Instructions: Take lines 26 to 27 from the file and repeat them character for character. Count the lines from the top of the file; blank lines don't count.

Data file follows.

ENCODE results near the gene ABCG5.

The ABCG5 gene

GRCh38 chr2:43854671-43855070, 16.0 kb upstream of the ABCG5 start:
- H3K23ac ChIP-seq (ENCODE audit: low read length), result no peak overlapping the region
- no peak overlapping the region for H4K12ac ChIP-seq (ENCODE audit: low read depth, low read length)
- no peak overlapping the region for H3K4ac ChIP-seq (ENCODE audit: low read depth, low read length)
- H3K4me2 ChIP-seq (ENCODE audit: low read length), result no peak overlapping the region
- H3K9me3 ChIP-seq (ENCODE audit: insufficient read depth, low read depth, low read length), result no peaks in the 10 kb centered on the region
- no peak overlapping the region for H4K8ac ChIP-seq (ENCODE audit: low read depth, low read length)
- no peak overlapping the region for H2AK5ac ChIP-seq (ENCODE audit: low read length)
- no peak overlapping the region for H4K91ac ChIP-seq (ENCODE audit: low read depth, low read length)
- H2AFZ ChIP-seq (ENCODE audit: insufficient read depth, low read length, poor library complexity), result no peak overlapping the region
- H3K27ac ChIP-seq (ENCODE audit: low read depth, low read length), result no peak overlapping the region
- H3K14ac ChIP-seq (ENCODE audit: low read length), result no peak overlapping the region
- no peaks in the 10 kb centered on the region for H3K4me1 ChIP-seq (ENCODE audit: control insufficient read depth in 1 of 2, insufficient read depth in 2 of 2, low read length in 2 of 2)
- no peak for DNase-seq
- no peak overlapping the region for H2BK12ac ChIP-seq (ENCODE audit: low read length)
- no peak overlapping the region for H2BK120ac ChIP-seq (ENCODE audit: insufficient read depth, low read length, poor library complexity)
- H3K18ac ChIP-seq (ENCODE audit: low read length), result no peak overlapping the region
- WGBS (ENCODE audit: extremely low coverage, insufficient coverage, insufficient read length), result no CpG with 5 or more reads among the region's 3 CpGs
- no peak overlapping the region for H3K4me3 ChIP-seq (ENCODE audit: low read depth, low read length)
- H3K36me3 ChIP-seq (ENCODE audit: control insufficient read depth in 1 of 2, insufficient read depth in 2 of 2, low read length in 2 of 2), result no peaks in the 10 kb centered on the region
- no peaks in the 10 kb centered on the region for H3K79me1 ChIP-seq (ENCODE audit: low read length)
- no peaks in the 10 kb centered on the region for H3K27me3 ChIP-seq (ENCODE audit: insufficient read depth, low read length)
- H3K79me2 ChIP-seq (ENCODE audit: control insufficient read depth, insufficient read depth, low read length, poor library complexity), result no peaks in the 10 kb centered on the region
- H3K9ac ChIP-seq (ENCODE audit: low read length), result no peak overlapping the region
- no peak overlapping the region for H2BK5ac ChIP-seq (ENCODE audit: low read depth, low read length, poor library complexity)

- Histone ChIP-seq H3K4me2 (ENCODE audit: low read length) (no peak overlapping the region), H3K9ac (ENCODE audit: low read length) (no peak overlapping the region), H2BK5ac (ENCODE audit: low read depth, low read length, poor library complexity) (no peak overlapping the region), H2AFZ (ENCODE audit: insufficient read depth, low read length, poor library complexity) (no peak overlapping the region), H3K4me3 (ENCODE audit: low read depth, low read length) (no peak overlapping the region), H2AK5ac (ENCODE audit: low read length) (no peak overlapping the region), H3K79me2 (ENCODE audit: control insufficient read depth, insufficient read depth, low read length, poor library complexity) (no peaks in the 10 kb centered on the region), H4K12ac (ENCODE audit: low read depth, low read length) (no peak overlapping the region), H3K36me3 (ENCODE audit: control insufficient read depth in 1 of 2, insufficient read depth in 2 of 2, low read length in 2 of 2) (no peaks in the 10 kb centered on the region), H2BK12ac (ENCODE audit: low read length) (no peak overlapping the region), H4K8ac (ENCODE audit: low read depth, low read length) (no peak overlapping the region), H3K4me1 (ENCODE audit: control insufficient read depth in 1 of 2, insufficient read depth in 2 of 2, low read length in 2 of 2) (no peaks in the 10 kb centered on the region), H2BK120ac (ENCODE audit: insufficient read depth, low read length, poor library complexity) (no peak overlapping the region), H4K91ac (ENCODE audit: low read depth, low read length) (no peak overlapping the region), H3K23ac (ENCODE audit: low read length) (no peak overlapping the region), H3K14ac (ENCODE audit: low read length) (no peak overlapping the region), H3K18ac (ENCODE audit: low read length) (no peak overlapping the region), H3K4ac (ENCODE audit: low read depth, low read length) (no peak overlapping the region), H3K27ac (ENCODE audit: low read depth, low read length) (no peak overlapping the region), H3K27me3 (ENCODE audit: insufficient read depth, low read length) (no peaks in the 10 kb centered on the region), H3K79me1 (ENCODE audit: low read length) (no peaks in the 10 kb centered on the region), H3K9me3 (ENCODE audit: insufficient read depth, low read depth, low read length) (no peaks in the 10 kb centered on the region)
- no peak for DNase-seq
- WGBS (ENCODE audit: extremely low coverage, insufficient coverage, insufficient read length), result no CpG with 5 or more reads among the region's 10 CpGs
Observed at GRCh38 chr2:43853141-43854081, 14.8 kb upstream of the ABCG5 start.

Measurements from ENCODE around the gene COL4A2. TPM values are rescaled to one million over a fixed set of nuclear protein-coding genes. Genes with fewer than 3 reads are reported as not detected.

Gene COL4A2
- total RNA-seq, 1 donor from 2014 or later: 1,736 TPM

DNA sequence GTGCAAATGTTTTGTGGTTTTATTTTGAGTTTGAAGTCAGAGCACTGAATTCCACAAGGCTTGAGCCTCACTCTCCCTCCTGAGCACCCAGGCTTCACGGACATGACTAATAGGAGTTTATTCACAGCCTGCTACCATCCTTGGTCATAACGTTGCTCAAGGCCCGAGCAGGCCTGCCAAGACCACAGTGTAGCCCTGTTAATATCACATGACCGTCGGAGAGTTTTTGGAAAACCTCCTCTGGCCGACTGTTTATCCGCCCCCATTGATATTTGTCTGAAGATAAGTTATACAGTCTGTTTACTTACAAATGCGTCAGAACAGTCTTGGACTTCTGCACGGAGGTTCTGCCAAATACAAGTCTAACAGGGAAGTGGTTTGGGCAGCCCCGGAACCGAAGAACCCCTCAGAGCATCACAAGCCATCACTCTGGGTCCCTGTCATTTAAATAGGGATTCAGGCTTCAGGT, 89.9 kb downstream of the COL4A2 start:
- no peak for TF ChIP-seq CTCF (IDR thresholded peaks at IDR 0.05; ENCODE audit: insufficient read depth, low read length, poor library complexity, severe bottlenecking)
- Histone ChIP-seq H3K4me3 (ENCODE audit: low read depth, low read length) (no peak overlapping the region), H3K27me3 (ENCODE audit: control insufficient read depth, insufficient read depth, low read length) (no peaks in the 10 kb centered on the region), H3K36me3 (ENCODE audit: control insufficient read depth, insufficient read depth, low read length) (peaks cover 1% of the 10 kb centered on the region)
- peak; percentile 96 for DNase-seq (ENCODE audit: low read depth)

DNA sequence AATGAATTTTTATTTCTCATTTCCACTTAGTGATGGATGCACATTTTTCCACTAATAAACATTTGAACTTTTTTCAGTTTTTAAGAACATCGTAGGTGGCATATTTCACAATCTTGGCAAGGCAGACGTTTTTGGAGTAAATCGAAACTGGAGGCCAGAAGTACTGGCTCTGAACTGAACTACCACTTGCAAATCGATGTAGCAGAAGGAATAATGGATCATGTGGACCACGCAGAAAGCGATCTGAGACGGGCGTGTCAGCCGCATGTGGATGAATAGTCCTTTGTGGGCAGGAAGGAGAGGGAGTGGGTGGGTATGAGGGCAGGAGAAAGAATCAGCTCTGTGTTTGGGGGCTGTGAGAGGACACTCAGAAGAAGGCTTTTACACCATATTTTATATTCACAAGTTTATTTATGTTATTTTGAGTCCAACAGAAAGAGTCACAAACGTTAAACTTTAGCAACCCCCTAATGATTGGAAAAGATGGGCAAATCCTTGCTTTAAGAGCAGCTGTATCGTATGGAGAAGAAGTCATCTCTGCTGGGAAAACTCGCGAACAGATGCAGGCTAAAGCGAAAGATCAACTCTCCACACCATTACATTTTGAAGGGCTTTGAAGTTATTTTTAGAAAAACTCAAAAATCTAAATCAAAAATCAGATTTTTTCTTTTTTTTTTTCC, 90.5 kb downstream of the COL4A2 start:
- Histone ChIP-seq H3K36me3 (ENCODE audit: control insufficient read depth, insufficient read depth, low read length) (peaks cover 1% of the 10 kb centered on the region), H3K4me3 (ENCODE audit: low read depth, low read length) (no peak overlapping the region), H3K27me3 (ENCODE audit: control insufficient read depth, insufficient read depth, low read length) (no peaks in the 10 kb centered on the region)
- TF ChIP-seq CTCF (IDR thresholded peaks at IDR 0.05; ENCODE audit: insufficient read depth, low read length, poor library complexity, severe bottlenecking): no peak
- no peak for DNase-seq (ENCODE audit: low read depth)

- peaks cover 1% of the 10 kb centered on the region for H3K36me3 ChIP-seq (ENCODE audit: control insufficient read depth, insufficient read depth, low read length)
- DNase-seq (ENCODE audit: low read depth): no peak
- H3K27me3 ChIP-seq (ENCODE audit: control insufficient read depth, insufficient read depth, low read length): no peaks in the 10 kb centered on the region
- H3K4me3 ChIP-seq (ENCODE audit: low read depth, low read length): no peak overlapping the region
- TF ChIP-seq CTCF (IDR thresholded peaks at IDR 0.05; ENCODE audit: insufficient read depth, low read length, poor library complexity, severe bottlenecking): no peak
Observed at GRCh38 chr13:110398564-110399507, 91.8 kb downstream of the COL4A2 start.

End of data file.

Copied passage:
- H3K9ac ChIP-seq (ENCODE audit: low read length), result no peak overlapping the region
- no peak overlapping the region for H2BK5ac ChIP-seq (ENCODE audit: low read depth, low read length, poor library complexity)